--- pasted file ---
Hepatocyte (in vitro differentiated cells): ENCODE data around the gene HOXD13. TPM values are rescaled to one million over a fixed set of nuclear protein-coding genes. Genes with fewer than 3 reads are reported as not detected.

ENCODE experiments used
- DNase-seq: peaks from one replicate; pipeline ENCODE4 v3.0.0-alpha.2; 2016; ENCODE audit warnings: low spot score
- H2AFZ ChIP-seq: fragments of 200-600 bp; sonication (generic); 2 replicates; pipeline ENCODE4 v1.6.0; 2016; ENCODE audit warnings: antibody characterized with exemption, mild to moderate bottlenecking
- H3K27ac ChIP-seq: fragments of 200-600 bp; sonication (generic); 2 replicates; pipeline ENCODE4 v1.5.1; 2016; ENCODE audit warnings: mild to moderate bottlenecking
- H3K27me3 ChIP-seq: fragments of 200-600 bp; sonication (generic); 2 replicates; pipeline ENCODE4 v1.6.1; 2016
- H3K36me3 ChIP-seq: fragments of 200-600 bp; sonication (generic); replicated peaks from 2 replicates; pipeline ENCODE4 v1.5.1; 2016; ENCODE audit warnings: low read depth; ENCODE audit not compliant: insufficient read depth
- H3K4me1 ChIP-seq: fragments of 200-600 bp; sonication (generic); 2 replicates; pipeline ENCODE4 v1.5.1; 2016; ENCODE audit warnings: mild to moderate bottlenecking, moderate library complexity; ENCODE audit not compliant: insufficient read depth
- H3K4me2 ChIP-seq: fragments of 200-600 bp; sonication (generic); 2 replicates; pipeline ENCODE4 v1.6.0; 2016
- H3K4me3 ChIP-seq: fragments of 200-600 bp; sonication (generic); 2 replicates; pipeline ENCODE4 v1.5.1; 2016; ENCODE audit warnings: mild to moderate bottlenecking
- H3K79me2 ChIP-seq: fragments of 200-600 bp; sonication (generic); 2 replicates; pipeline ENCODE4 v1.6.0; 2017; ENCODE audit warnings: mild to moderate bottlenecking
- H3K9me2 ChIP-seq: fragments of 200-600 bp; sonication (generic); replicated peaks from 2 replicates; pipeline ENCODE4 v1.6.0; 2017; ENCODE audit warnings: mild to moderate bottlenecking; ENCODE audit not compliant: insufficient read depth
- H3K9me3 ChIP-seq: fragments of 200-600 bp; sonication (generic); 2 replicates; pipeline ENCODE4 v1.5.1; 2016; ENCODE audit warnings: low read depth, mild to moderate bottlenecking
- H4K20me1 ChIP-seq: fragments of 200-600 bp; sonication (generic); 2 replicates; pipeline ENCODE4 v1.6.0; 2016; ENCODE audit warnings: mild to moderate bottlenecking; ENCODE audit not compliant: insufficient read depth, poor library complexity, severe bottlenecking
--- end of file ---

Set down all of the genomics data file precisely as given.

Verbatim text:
Hepatocyte (in vitro differentiated cells): ENCODE data around the gene HOXD13. TPM values are rescaled to one million over a fixed set of nuclear protein-coding genes. Genes with fewer than 3 reads are reported as not detected.

ENCODE experiments used
- DNase-seq: peaks from one replicate; pipeline ENCODE4 v3.0.0-alpha.2; 2016; ENCODE audit warnings: low spot score
- H2AFZ ChIP-seq: fragments of 200-600 bp; sonication (generic); 2 replicates; pipeline ENCODE4 v1.6.0; 2016; ENCODE audit warnings: antibody characterized with exemption, mild to moderate bottlenecking
- H3K27ac ChIP-seq: fragments of 200-600 bp; sonication (generic); 2 replicates; pipeline ENCODE4 v1.5.1; 2016; ENCODE audit warnings: mild to moderate bottlenecking
- H3K27me3 ChIP-seq: fragments of 200-600 bp; sonication (generic); 2 replicates; pipeline ENCODE4 v1.6.1; 2016
- H3K36me3 ChIP-seq: fragments of 200-600 bp; sonication (generic); replicated peaks from 2 replicates; pipeline ENCODE4 v1.5.1; 2016; ENCODE audit warnings: low read depth; ENCODE audit not compliant: insufficient read depth
- H3K4me1 ChIP-seq: fragments of 200-600 bp; sonication (generic); 2 replicates; pipeline ENCODE4 v1.5.1; 2016; ENCODE audit warnings: mild to moderate bottlenecking, moderate library complexity; ENCODE audit not compliant: insufficient read depth
- H3K4me2 ChIP-seq: fragments of 200-600 bp; sonication (generic); 2 replicates; pipeline ENCODE4 v1.6.0; 2016
- H3K4me3 ChIP-seq: fragments of 200-600 bp; sonication (generic); 2 replicates; pipeline ENCODE4 v1.5.1; 2016; ENCODE audit warnings: mild to moderate bottlenecking
- H3K79me2 ChIP-seq: fragments of 200-600 bp; sonication (generic); 2 replicates; pipeline ENCODE4 v1.6.0; 2017; ENCODE audit warnings: mild to moderate bottlenecking
- H3K9me2 ChIP-seq: fragments of 200-600 bp; sonication (generic); replicated peaks from 2 replicates; pipeline ENCODE4 v1.6.0; 2017; ENCODE audit warnings: mild to moderate bottlenecking; ENCODE audit not compliant: insufficient read depth
- H3K9me3 ChIP-seq: fragments of 200-600 bp; sonication (generic); 2 replicates; pipeline ENCODE4 v1.5.1; 2016; ENCODE audit warnings: low read depth, mild to moderate bottlenecking
- H4K20me1 ChIP-seq: fragments of 200-600 bp; sonication (generic); 2 replicates; pipeline ENCODE4 v1.6.0; 2016; ENCODE audit warnings: mild to moderate bottlenecking; ENCODE audit not compliant: insufficient read depth, poor library complexity, severe bottlenecking